Doug Longmire said...

Would have been more appropriate to lodge a claim against the Maori tribe that did the slaughter.

Andy Espersen said...

This is all so weird and unrealistic. If you go to history books, or Google “Chatham Islands”, you are told much the same story as the one Karl reports in his blog here - all backed by academic historians, one must presume. Yet almost two hundred years later our present government blithely sails ahead with its own interpretation of, and conclusions to, what went on those days. Where is the sense in that?

Fact is that real history, what really took place then, was chaotic, unplanned and accidental. Even the much vaunted Treaty of Waitangi is by no means without big questions as to what it really meant to the two parties involved, namely the Crown and a supposedly united group of stone-age Maori tribes. And fact is that now, 200 years later, instead of just accepting what has happened as unalterable history we attempt to somehow turn the clocks back and somehow correct what happened then.

But clocks can never be turned back – period. History is never given a second chance – period.

I am all for paying compensation for a wrong committed long ago – if good reason is found. In this case there is most certainly very good reason, namely genocide and the destruction of a whole population with its 400 years history and its distinct culture, which was advanced and admirable in many ways. This crime was so monumental that it becomes impossible to decide on any amount of adequate compensation – hence the quite sensible objection from some that the amount of money given is not enough. Ideally, of course, the real culprits, namely the two tribes committing this awful crime, should pay the compensation (as Doug Longmire suggests) - but as they do not have the means I agree that Government should step in. Is it fair? Probably not – but it makes sense. Neither is it fair to blame two tribes who were ignorant, stone-age savages 8 generations ago to front up with payment of compensation now.

But perhaps our government could be persuaded to ask the two tribes involved to front up with some sort of apology to the Moriori on behalf of their ancestors! Are they really contrite, however?

CXH said...

Ricardo, are you suggesting that the Crown should have punished the tribes responsibility for the atrocities and enslavement after signing the treaty?

I can barely imagine the compensation these tribes would be demanding if this had occurred.

Karl du Fresne said...

The logical extension of Ricardo's argument seems to be that the Crown could be held liable for any of the innumerable intra-tribal atrocities and dispossessions of land that preceded colonisation and the Treaty. Or am I missing something?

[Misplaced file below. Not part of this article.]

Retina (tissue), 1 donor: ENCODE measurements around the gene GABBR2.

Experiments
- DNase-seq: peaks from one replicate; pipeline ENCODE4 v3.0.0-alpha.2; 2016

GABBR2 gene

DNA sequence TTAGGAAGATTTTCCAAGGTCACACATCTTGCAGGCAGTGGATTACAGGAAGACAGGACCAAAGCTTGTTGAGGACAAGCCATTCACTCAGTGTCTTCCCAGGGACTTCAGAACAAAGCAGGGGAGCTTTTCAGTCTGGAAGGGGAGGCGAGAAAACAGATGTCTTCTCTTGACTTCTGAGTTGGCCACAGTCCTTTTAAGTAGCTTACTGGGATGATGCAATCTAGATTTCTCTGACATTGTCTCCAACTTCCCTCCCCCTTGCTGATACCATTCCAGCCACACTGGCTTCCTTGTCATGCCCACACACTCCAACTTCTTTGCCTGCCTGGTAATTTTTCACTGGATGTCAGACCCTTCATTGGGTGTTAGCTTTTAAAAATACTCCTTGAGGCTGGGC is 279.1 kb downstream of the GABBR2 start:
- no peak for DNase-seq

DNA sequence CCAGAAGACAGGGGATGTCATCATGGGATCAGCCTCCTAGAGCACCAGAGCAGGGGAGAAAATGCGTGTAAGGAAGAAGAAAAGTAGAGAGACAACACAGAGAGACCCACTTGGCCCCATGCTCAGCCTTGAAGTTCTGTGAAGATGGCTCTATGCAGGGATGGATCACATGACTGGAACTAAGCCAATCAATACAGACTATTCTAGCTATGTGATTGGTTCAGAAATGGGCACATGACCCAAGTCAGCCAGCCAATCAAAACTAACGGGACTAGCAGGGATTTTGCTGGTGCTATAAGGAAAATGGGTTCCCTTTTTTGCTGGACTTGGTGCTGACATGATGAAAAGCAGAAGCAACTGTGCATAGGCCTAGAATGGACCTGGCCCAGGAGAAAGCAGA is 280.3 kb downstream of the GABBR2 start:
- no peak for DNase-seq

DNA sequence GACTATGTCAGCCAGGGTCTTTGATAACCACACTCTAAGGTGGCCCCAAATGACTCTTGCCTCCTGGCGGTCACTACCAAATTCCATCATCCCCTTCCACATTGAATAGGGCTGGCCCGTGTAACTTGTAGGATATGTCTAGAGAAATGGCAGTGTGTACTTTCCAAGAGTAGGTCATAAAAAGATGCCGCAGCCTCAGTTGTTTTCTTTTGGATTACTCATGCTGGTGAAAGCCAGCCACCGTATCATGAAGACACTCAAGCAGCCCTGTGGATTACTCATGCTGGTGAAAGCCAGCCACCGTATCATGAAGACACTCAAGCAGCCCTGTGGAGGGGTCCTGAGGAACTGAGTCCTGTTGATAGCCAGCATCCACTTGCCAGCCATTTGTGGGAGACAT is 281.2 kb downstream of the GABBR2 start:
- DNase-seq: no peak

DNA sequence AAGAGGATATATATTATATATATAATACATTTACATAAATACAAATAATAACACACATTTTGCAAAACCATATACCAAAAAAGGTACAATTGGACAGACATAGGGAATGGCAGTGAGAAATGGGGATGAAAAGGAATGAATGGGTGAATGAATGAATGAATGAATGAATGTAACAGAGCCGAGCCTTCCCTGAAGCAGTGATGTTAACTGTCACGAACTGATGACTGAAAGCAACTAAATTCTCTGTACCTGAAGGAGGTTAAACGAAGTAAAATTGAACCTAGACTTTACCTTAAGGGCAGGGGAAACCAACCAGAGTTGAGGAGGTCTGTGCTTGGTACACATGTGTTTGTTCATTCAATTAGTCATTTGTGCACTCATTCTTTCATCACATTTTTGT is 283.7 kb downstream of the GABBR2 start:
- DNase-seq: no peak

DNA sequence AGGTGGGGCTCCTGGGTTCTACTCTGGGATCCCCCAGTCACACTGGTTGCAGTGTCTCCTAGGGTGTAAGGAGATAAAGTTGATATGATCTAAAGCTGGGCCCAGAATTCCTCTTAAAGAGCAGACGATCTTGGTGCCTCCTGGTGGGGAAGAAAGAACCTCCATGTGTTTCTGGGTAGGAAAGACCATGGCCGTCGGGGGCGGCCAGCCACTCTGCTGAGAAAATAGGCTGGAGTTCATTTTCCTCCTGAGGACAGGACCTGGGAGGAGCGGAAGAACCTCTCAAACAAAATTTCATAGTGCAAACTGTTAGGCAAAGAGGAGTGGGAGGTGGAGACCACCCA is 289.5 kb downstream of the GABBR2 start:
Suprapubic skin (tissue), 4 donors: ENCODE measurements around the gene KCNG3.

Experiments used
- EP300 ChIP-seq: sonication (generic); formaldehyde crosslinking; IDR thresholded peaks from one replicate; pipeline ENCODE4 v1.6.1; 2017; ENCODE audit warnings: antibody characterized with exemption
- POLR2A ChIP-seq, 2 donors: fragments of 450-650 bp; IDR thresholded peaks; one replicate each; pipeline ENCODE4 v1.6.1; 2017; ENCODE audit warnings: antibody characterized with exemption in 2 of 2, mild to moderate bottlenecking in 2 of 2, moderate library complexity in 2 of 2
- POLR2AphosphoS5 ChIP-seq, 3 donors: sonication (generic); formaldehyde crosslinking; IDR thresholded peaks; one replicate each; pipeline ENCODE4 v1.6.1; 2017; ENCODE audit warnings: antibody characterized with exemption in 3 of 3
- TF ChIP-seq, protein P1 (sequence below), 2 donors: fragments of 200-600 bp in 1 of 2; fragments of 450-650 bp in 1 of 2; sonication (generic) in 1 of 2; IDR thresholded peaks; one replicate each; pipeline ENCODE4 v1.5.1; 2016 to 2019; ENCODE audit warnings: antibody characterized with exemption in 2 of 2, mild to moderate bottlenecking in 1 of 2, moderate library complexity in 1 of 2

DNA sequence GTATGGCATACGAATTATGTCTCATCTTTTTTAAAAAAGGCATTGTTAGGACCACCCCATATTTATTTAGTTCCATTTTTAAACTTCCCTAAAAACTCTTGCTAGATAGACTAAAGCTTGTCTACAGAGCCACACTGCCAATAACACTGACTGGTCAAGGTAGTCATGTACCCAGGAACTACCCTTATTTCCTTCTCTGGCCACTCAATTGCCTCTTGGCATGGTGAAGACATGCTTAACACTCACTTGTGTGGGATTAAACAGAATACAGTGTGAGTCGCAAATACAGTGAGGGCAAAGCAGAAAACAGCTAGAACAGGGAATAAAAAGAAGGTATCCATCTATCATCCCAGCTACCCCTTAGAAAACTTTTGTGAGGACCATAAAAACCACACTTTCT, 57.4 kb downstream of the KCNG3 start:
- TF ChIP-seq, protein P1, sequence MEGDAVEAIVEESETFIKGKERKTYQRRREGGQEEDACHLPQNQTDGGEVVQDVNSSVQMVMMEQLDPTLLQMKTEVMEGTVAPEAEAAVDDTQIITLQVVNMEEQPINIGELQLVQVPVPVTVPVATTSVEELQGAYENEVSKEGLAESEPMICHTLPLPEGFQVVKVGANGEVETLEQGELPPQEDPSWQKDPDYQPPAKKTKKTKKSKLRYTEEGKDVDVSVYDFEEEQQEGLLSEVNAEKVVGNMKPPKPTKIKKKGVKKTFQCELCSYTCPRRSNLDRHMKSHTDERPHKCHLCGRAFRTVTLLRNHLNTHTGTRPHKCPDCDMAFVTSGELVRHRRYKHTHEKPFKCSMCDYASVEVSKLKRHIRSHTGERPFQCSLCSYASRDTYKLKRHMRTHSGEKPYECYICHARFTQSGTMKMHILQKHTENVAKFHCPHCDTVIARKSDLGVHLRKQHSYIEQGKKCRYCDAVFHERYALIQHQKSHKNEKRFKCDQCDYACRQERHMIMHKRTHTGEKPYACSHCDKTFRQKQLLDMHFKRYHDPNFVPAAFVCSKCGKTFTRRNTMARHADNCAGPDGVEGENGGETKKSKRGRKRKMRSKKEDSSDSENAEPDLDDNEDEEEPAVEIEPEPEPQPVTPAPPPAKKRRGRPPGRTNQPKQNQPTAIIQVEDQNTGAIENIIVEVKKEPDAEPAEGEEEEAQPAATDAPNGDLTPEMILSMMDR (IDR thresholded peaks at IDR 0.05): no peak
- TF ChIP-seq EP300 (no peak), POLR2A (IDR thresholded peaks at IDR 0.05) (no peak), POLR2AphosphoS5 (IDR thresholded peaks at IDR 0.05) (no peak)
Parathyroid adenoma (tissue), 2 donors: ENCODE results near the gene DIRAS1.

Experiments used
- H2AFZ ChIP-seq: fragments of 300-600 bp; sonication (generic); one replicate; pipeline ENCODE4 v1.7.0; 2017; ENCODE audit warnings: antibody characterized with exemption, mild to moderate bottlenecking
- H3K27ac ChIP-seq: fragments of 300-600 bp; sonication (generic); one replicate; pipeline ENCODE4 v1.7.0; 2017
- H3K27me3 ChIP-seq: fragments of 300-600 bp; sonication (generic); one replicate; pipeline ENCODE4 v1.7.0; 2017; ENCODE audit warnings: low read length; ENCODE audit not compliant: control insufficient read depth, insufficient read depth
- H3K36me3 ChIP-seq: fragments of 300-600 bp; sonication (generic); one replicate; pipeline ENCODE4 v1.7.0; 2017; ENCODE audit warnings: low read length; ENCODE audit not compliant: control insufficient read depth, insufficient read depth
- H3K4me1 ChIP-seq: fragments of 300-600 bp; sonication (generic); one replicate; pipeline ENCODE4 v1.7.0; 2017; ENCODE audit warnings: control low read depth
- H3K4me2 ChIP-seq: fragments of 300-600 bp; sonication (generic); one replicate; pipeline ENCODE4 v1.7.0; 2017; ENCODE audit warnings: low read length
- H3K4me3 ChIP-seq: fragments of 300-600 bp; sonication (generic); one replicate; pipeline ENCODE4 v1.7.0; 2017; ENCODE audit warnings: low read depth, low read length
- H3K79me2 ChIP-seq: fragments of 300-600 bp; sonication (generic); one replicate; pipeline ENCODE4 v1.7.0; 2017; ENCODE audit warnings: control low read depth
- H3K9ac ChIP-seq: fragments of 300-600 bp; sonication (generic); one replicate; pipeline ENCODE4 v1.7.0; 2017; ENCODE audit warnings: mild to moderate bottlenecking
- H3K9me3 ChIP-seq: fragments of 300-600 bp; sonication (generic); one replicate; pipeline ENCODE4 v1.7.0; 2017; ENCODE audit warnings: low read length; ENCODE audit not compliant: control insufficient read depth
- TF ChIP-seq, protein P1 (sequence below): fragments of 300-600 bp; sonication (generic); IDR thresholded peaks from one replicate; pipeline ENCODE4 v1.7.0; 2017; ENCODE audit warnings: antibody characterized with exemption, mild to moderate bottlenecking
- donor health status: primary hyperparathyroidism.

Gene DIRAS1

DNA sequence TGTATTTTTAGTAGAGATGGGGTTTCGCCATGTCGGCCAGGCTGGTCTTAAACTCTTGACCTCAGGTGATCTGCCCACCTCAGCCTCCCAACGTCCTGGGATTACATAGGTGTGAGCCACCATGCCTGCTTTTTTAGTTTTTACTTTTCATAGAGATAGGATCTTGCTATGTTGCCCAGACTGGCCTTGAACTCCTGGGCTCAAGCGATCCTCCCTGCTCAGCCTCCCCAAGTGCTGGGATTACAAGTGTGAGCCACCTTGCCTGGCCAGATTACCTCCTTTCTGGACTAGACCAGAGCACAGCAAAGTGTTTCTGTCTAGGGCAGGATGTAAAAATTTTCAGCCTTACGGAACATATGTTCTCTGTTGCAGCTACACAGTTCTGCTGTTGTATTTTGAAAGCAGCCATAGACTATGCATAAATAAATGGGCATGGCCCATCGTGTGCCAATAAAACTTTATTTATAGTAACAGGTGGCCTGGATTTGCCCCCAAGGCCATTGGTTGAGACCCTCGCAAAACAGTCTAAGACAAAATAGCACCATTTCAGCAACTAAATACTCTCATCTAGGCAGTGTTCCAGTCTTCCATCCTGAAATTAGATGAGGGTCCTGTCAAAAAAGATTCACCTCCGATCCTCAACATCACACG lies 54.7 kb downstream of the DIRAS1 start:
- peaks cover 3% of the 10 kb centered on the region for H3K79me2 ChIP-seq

Andy Espersen said...

I did not make myself sufficiently clear : What I think weird is the way government here actually exonerates Maori for what happened. It was all the colonisers' fault!!!

And they invited Willie Jackson to speak with pride about his ancestors - who were the actual criminals!!!!!!!!

My mind boggles.

David McLoughlin said...

The history of what happened in the Chatham Islands is fully set out in the Moriori Deed of Settlement. It is a harrowing account and comprehensively chronicles the invasion by Maori and the murder and enslavement of the Moriori.

It's a tragic history to read in 2021, but here is one part: "Moriori, referred to by their Maori captors as "paraiwhara" or "blackfellas", were also forced to break tchap' (tapu), and were subjected to violence and many offensive indignities. Maori conquests on mainland New Zealand often involved securing rights to land partly through intermarriage but Maori generally prohibited intermarriage with Moriori. Furthermore, Moriori were forbidden by Maori to marry or to have children. By dividing communities, enforcing obedience through violence, and prohibiting
intermarriage, slavery as practiced on the Chatham Islands had a traumatic effect on the people."

Read it all here:

As Ricardo says, and according to the accounts in the Deed of Settlement, a major reason for the Moriori coming into the Treaty process was the failure of the Crown to take any action to prevent the enslavement of the Moriori, even after the Crown annexed the Chathams in 1842 and knew what was happening there.

Moriori lodged a Treary claim in 1988 which according to the Deed was met with claims Moriori were not covered by the Treaty. One sample: " had been claimed leading up to the hearings [in 1994] that Moriori had no standing under the Treaty of Waitangi, as we were not Maori, and that our claims were simply "gold digging". A legal challenge had also been filed in the High Court in Wellington by a Maori tribe to stop the Waitangi Tribunal inquiring into the Moriori claim. This case was